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Question for the Experts

Posted by kingwood 9/Houston (My Page) on
Thu, May 10, 12 at 16:55

Was reading a previous thread where Tantanman mentioned the Marrs orange was a sport of a seedless navel. I have something similar. Have a Cara red navel. I purchased it with 3 fruit on it years ago. The fruit were variegated, very sweet, and seedless. After harvesting the fruit I decided to plant the tree inground. Left the potted tree for @ 5 minutes. Came back and my bulldog had eaten the tree in half. Had about an inch an 1/2 left above the graft. Variegated Cara's were pretty rare in Houston at that time so I kept the tree. It took about 2 years for the limbs to grow back and produce fruit. All limbs were variegatged and the fruit variegated and still very sweet, but seedy. The tree continues to produce very sweet, variegated, and seedy oranges. Any ideas? Could this be something similar to Marrs?


Follow-Up Postings:

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RE: Question for the Experts

The Cara Cara is a chimera, and you'll see it do some interesting things, like produce variegated sports. So, I would say that this is yet another chimera from the Cara Cara, albeit not necessarily a wanted one - seeds. Are you seeing a navel at all on the bottom of the tree? And, you're sure the limbs are originating from above the graft? If so, just another interesting option from this particular cultivar which seems to be the "chameleon" of citrus varieties. You're very fortunate you retain the variegation after so much "pruning" :-)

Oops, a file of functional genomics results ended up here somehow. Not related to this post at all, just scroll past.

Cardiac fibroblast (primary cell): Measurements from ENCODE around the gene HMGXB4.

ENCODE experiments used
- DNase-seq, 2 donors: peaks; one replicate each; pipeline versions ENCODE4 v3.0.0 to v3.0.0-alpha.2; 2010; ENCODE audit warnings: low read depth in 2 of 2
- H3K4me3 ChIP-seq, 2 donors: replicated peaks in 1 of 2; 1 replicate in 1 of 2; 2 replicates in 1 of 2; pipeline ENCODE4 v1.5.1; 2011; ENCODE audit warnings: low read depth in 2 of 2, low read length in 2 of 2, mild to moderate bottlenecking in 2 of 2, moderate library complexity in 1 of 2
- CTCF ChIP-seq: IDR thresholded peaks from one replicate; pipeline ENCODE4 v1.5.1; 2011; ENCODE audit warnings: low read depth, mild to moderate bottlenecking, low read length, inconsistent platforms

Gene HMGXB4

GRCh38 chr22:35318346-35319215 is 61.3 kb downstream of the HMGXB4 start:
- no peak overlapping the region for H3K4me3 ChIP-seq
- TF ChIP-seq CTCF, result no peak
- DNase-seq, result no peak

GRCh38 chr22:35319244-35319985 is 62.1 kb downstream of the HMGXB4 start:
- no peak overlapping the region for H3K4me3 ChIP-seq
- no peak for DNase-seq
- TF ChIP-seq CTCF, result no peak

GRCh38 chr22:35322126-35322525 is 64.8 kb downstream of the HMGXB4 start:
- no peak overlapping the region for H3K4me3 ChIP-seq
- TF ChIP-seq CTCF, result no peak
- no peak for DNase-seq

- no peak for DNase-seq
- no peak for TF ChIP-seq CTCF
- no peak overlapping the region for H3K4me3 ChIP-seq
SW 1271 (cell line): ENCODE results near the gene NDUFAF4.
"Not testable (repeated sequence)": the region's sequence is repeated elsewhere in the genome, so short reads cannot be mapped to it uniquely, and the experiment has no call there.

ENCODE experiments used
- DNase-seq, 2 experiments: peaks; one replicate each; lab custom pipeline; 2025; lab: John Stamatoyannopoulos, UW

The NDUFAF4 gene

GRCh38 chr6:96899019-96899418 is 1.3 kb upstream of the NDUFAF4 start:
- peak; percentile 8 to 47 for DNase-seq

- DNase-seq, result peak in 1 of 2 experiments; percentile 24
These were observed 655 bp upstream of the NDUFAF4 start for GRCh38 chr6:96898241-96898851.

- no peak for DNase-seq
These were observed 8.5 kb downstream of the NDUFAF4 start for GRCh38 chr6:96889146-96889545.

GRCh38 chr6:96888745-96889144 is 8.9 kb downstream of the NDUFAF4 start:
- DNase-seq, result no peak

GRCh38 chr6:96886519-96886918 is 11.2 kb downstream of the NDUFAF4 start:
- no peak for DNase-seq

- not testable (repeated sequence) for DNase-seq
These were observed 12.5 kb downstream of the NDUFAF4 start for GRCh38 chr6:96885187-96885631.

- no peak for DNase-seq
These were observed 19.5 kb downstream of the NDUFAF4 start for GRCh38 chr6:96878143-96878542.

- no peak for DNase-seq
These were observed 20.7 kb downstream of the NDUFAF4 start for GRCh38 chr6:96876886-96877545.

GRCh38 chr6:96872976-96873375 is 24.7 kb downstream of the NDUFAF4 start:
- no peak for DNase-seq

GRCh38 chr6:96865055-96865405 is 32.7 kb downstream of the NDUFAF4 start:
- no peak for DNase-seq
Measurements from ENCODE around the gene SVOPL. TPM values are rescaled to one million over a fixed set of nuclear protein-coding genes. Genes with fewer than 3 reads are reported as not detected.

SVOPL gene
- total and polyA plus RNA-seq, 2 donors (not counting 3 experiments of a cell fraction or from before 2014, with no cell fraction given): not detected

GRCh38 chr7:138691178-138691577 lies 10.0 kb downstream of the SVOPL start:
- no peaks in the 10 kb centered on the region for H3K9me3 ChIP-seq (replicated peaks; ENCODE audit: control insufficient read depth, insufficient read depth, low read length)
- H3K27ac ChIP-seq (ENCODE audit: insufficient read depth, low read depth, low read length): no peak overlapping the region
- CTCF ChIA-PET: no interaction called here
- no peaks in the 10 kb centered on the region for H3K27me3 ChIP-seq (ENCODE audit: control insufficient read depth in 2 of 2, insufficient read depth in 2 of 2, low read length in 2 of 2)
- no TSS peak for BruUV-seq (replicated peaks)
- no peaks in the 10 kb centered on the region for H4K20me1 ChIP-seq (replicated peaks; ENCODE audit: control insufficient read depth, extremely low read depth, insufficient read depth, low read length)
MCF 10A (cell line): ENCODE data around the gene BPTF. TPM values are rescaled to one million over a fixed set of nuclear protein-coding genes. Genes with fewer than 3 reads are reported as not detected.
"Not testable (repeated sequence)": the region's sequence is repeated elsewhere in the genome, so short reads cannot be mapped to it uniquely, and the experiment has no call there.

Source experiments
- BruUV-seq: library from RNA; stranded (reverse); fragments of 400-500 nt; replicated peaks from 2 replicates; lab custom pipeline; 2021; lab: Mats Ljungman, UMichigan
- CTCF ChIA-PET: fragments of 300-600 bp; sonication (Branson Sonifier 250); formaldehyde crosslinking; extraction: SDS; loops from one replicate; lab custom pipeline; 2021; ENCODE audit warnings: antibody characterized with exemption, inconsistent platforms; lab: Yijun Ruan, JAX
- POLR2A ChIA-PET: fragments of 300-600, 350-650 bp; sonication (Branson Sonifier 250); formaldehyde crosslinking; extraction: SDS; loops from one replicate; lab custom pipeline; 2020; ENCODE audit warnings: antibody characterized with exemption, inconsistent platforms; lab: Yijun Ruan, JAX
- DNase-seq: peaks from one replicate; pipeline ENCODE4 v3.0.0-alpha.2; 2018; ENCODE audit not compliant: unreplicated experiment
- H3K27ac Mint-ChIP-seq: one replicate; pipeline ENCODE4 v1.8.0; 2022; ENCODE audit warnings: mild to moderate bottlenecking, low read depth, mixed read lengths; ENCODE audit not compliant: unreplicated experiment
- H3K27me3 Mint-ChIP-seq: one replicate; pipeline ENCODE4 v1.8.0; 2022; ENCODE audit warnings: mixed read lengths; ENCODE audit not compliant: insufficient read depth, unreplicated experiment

Patty S.


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RE: Question for the Experts

The fruit does not have a navel. It is definately above the graft, otherwise I would have tossed it. I keep it because it is my sweetest citrus and I grow many varieties. The seeds don't bother me, but I did get another Cara.

I decided to ask about it after reading a similar thread. This is the first time I have seen anything like that. The oranges are nothing like the original other than the sweetness and varigation.

It has either mutated or possibly had an interstem.


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RE: Question for the Experts

Unlikely an interstem - citrus grafting rarely if ever uses interstems that I'm aware of. But yes, the Cara Cara is a very changeable citrus variety. Which is why we see that variegation. How fun for you, you have a new citrus :-) Save the seeds or graft a branch. I would let Texas A&M know about your little jewel :-)

Patty S.


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RE: Question for the Experts

Cara cara should have few seeds. You might have something else. A&M isn't interested in variegated citrus as they are not commercial.


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RE: Question for the Experts

I was initially thinking it may have been mislabelled. I purchased from reputable nursery in greenhouse full of other citrus and the original fruit were very sweet, seedless, and only mild grapefruit flavor. Did not have any Cara color. Whatever variety it is, it is very sweet and a keeper. I prefer clementines and minneola, but my wife prefers pure sugar.


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